Armed Forces Bank Questions

Discussion in 'Air Force Academy - USAFA' started by bpoythress, Apr 21, 2015.

  1. bpoythress

    bpoythress New Member

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    Hi there,

    Getting ready to head out to the Academy is a process full of decisions, and it seems every decision is one that will have a pretty significant impact on my life. Naturally, this means I'm trying to make them carefully. Among the scores of papers I need to send to the Academy is a card with my signature for the opening of an account with the Armed Services Bank so that I can receive pay during basic training. Having no experience with this bank, I went online to see what I could find out about it. To my dismay, I found pages from Consumer Reports and Consumer Rankings that gave it a pretty bad rap, most of which suggested opening an account with USAA as soon as I'm able. This leads me to a few questions:

    1. Is the Armed Services Bank really all that bad?
    2. If it is, at what point can I close my account/move to a better bank?
    3. Is USAA a better choice, and easy for a cadet to use?
    4. Should I get a credit card with the Armed Services Bank if I'm going to close my account with them as soon as I'm able? (Or even if I plan to keep my account - should I go on and get a card?)

    I know I'm a few steps ahead of the game and probably have other things to worry about, but when it comes to managing finances, I'm trying to do my best to make smart decisions right off the bat. I know how hard it can be to recover from bad financial decisions.

    Thank you for your help!
    BP
     
  2. Christcorp

    Christcorp Member

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    For convenience sake, get the Armed Forces Bank account. It makes the inprocessing so much simpler.

    Reasons to fill out the card and get the bank account.

    1. It simplifies the inprocessing and your monthly pay.
    2. Your monthly pay for the first 2 years is almost insignificant. Banking needs will be very small.
    3. Once everything is established and you're out of basic training and actually a cadet taking classes, you can always change the bank where your money goes.

    For now, just do it. It simplifies everything. Change it later to USAA (Especially if you want the $35,000 loan when you're a Junior/Senior), or change it to you bank at home. It doesn't matter. But for now, use the Armed forces bank.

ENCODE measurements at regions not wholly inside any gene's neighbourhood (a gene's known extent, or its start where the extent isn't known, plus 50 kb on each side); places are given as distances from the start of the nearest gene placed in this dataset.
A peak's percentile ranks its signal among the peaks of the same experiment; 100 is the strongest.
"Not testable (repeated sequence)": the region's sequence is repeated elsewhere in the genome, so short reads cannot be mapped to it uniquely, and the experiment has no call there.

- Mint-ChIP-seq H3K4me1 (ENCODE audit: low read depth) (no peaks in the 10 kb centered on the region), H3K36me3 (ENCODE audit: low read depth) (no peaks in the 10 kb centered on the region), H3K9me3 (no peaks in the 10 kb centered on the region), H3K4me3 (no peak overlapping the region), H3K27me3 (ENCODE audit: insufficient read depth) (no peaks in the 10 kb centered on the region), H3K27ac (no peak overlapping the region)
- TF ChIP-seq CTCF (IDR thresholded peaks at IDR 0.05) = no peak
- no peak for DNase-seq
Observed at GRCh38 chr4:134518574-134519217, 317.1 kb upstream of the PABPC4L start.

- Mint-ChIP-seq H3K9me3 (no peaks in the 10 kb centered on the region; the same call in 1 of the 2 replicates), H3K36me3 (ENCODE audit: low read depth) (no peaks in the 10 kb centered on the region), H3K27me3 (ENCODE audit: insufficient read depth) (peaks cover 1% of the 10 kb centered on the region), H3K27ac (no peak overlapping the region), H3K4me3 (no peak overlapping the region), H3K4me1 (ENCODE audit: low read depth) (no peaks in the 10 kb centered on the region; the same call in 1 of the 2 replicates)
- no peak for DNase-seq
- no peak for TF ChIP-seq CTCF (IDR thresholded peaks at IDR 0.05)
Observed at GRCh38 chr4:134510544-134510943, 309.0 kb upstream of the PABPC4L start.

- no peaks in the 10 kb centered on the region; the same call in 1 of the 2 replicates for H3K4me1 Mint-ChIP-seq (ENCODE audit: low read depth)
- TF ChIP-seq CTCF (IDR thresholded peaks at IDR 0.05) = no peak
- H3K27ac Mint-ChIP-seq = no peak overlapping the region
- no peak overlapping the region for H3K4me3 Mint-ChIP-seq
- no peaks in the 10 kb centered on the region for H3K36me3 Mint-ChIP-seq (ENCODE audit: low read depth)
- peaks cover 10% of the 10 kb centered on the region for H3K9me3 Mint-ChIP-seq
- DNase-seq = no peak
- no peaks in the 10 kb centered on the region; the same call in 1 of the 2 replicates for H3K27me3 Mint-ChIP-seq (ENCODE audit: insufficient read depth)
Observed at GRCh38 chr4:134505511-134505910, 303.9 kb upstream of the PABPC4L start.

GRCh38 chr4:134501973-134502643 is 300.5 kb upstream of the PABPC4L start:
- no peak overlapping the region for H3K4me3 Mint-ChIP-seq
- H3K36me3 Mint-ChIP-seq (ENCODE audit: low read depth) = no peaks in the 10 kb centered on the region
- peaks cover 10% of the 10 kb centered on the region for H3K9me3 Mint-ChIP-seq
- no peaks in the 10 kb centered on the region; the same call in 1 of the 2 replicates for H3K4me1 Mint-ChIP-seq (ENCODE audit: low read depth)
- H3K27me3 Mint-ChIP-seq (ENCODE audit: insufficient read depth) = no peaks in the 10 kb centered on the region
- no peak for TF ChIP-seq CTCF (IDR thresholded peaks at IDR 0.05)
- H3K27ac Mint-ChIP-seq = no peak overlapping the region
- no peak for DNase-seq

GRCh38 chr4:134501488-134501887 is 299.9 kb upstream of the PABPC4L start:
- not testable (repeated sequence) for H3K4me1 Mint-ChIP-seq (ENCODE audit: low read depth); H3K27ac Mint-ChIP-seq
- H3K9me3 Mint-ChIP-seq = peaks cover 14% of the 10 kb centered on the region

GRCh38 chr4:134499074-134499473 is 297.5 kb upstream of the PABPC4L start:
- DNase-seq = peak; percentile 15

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  3. Blackbird

    Blackbird Parent

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    DS has had USAA accounts since middle school but he still had to start with the Armed Services account at I Day. Sometime after A-Day he changed his direct deposit to USAA and dumped the other bank which he did not like.
     
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  4. BlahuKahuna

    BlahuKahuna Member

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    Armed Forces Bank is seriously awful. After BCT, open up a USAA checking account online, walk into Armed Forces Bank here, and close your account and route it all to your new USAA account. They're very used to having accounts closed so it's a painless process if you open your USAA account and have that information ready.
     
  5. baileydb

    baileydb Member

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    What is it that makes the Armed Forces Bank so bad? Just out of curiosity........
     
  6. raimius

    raimius USAFA Alumnus

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    I never had any particular problems with Armed Forces Bank. They just did not offer a lot of services that USAA does, and their ATM /non-fee ATM proliferation was pitiful.
     
  7. BlahuKahuna

    BlahuKahuna Member

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    Their online banking/phone customer service is really awful compared to USAA, and it doesn't have any of the good services USAA does, like raimius mentioned.
     
  8. nolifepilot

    nolifepilot USAFA Cadet

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    1. AFB isn't terrible, and there's a branch in Sijan so it's nice and close. I thought the same thing, "what makes AFB so bad that everyone switches?" It's not that it's extremely bad, it's just that USAA is amazingly better. Like seriously, light years better. Get the AFB account for basic, then switch to USAA once you're done with basic. There's ATMs on campus, and you can use them with USAA to get cash out without paying any fees.